Author Topic: The TBG Ultra-Extreme ITX PC Buyer's Guide  (Read 17838 times)

lambi21

  • Newbie
  • *
  • Posts: 7
    • View Profile
Re: The TBG Ultra-Extreme ITX PC Buyer's Guide
« Reply #105 on: November 18, 2019, 02:04:58 AM »
So, I spend the weekend buying the machine and testing it out a bit. Here are my impressions on the built (I used to built PC's, however this was my first ITX-built), to anyone who might find this helpful:

- take your time. Missing something or making an error during cabling etc. is much more diffcult to correct than in a regular housing, simply due to the very tight tolerances

- plan ahead. try to map out (either in your head or in writing) which component has to be connected where, and which cables have to be connected where. With this in mind, plan the order in which you are going to connect the different components.

- there is a plastic shroud in front of the PSU, remove it before mounting (it's only secured by one screw), that will enable you to move the power cables a bit more during construction, as wlel as give you a little bit more wiggle room

- when you have a plan in which order you want to connect all components, try to plan in which step you are going to mount the mainboard to the case. This is important, as a bunch of stuff cannot be connected anymore once the board is mounted, on the other hand, the more cabling you have connected, the more difficult it is to mount the board. As a general rule of thumb however, try to connect as much as possible before mounting the board, and the take your time inserting the board making sure all wires stay connected.

- on that note, take care of the ARGB connector to the mainboard. That one is slippery and will come off if the wire is tugged even a little bit, but is wuite difficult to re-connect once the board is mounted; and nigh impossible once the GFX is mounted.

-  during mounting of the mainboard, keep the cables from the case out of the way (fix them with a piece of tape to the case), ideally in a position that resembles the way you want to have the cables laid out later on; otherwise they will get into the way or get pinched in way what makes them unable to connect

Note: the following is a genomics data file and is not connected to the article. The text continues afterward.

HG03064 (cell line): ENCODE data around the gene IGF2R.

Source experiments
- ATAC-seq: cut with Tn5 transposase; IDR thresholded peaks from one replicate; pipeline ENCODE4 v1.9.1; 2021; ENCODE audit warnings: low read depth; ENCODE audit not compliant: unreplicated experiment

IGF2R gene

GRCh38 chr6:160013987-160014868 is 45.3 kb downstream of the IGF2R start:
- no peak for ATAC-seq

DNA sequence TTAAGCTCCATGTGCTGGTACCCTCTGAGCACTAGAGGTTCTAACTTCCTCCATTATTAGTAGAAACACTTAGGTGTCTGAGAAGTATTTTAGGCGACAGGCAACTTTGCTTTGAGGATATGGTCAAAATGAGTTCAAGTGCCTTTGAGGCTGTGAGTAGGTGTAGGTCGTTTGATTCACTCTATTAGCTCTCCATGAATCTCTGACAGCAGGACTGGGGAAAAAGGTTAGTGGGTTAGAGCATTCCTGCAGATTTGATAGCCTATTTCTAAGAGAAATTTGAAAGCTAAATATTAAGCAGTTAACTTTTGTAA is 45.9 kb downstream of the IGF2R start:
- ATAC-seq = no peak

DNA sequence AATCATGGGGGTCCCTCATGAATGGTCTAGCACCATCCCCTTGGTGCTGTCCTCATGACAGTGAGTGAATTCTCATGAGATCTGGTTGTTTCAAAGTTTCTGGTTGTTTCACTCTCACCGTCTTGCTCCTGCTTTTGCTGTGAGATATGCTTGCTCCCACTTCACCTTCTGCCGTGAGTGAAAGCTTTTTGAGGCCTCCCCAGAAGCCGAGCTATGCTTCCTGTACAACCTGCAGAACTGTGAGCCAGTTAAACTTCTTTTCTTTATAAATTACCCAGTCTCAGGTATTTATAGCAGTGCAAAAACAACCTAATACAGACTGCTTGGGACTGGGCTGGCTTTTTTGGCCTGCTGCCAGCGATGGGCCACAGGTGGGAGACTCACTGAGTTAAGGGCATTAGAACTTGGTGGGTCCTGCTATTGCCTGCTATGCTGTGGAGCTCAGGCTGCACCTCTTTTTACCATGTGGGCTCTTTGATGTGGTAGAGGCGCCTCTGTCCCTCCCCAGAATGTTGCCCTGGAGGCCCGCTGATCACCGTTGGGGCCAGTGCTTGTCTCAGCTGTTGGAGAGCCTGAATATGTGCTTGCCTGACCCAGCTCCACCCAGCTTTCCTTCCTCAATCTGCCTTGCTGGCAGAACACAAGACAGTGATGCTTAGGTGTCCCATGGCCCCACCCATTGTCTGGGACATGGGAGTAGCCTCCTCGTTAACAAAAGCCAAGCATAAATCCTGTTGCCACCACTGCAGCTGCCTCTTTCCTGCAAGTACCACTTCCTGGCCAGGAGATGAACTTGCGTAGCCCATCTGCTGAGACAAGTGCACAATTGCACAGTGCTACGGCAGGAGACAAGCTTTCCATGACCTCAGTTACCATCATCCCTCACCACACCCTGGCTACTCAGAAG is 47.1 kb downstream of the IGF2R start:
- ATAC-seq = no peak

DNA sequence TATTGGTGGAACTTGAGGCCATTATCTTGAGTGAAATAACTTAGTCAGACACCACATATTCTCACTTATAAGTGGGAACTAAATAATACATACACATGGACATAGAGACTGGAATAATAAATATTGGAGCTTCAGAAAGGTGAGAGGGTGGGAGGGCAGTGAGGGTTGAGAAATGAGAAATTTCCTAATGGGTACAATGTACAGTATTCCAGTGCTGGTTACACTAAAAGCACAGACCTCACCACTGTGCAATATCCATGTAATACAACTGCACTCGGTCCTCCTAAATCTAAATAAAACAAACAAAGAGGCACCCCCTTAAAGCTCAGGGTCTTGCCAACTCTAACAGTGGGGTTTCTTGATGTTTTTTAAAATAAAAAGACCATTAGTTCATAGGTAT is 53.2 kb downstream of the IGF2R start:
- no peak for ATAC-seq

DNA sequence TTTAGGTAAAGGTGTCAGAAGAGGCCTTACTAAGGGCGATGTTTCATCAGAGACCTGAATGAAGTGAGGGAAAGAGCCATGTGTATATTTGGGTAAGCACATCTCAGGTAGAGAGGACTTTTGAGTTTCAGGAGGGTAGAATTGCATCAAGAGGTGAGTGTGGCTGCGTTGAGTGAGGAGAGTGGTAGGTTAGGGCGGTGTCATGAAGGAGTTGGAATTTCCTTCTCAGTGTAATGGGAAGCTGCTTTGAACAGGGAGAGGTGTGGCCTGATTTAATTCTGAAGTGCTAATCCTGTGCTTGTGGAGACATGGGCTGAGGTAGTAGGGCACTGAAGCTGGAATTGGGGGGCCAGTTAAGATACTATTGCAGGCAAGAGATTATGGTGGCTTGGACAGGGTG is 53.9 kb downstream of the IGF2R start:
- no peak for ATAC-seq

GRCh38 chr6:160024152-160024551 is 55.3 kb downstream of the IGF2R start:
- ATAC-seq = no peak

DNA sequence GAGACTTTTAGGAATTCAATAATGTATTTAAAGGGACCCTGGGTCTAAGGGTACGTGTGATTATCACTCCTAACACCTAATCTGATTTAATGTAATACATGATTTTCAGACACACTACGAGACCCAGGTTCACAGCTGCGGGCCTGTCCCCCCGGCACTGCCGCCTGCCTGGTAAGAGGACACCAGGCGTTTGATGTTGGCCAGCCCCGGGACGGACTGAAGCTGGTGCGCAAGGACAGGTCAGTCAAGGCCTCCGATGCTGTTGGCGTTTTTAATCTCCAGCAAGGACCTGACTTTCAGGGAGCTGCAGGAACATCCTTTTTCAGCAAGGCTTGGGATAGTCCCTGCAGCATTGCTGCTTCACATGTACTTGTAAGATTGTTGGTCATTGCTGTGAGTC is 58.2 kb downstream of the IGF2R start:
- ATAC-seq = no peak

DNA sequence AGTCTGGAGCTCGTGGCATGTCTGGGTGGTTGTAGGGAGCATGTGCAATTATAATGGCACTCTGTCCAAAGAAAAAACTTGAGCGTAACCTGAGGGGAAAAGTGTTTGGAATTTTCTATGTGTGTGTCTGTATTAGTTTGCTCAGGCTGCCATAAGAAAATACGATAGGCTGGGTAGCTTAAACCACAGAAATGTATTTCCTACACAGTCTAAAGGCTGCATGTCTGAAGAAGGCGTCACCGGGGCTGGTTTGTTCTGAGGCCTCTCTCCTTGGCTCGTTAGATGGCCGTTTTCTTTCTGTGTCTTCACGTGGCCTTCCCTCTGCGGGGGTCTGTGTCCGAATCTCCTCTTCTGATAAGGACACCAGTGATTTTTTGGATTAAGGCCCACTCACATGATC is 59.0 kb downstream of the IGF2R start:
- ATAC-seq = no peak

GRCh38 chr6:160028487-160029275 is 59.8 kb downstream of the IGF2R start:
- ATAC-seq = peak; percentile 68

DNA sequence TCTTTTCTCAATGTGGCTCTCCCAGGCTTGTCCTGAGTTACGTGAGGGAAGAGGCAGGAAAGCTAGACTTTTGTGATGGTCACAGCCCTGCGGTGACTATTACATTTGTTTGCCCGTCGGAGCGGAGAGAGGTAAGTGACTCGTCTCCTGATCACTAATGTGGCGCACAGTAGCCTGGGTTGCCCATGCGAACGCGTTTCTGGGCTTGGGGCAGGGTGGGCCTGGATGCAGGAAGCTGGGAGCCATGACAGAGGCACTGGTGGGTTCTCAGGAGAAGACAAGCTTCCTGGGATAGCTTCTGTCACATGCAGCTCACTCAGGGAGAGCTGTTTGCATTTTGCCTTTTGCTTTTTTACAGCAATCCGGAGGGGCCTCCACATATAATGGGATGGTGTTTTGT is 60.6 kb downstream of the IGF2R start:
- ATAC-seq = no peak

- while mounting, thread the SATA cables for the 2.5" slots to the mounting points of the HDD's, as well as their power supply cables. These are diffcult (but not impossible) to thread through once the board is mounted.

- once everything is mounted and connected, move the cables out of the way in the case; not just because of visuals, but also to improve airflow.

- just to reiterate: take care not to pull on the ARGB-wires, or the connector to tha mainboard will come off. This has cost me a lot of nerve during built  ;)

With that done, there are still some things I have to take a closer look at, and am not sure (yet) how to tackle them):

- sound: the PC is really quiet during normal windows operation, however when gaming, the fans are clearly noticeable. Will take a look at the fan controls, however, I'm not sure how much can be improved there

- temperature: GPU goes to ~80įC during gaming ("The Outer Worlds" on highest settings), CPU stays at ~50-60į. not sure much can be done here also, the small case in itself leads to higher temperatures.

- fans: this leads me directly to the fans. I am not sure the current layout is optimal. Fans distribution currently is as follows: exhaust fan in the back (on the radiator from the water cooling), exhaust fan front right, and an as of now unused fan on the bottom of the case.

At the moment, I do not see a vaild option to mount an intake fan:
- the fan on the front left sits directly below the exhaust fan from the PSU, if I set the case fan as intake, it would essentially push the hot air from the PSU further into the case.
- the fans on the bottom sit directly under the GPU's fans. The GPU fans push air away from the GPU to the bottom, so if the case fans are mounted as intake, they would essentially work "against" the GPU fans. Since the case fans are bigger, they would probably "win", and hence push the hot air from the GPU back onto it.
I am not sure how to tackle this right now, maybe I am also missing something, any input is appreciated.

bensrichards

  • Sr. Member
  • ****
  • Posts: 50
    • View Profile
Re: The TBG Ultra-Extreme ITX PC Buyer's Guide
« Reply #106 on: November 18, 2019, 06:59:39 AM »
Congrats on finishing your build!  I'd love to see it.  Maybe you can type up a little summary and send it to Ari with some pictures for his gallery on the website.  I think you can post pictures in the forum too if you host them yourself somewhere else.